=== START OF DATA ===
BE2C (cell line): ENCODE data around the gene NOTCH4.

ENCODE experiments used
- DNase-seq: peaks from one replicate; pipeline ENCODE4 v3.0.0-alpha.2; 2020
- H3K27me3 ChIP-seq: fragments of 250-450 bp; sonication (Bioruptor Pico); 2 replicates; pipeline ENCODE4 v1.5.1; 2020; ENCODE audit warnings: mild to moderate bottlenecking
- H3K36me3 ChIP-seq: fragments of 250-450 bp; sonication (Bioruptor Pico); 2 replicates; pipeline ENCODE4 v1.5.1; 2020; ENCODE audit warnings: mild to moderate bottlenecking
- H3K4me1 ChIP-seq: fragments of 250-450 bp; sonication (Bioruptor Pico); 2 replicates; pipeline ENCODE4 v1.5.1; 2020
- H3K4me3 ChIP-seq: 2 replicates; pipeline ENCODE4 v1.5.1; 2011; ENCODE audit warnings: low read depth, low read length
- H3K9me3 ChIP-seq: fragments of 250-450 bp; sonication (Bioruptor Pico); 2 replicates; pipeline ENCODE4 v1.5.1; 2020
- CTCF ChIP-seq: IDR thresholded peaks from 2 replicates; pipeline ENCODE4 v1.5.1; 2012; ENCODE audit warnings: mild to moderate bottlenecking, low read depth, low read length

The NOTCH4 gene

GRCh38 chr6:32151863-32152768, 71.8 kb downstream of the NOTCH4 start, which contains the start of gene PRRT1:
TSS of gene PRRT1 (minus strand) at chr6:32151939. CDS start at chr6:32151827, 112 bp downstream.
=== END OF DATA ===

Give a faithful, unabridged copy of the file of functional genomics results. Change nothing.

BE2C (cell line): ENCODE data around the gene NOTCH4.

ENCODE experiments used
- DNase-seq: peaks from one replicate; pipeline ENCODE4 v3.0.0-alpha.2; 2020
- H3K27me3 ChIP-seq: fragments of 250-450 bp; sonication (Bioruptor Pico); 2 replicates; pipeline ENCODE4 v1.5.1; 2020; ENCODE audit warnings: mild to moderate bottlenecking
- H3K36me3 ChIP-seq: fragments of 250-450 bp; sonication (Bioruptor Pico); 2 replicates; pipeline ENCODE4 v1.5.1; 2020; ENCODE audit warnings: mild to moderate bottlenecking
- H3K4me1 ChIP-seq: fragments of 250-450 bp; sonication (Bioruptor Pico); 2 replicates; pipeline ENCODE4 v1.5.1; 2020
- H3K4me3 ChIP-seq: 2 replicates; pipeline ENCODE4 v1.5.1; 2011; ENCODE audit warnings: low read depth, low read length
- H3K9me3 ChIP-seq: fragments of 250-450 bp; sonication (Bioruptor Pico); 2 replicates; pipeline ENCODE4 v1.5.1; 2020
- CTCF ChIP-seq: IDR thresholded peaks from 2 replicates; pipeline ENCODE4 v1.5.1; 2012; ENCODE audit warnings: mild to moderate bottlenecking, low read depth, low read length

The NOTCH4 gene

GRCh38 chr6:32151863-32152768, 71.8 kb downstream of the NOTCH4 start, which contains the start of gene PRRT1:
TSS of gene PRRT1 (minus strand) at chr6:32151939. CDS start at chr6:32151827, 112 bp downstream.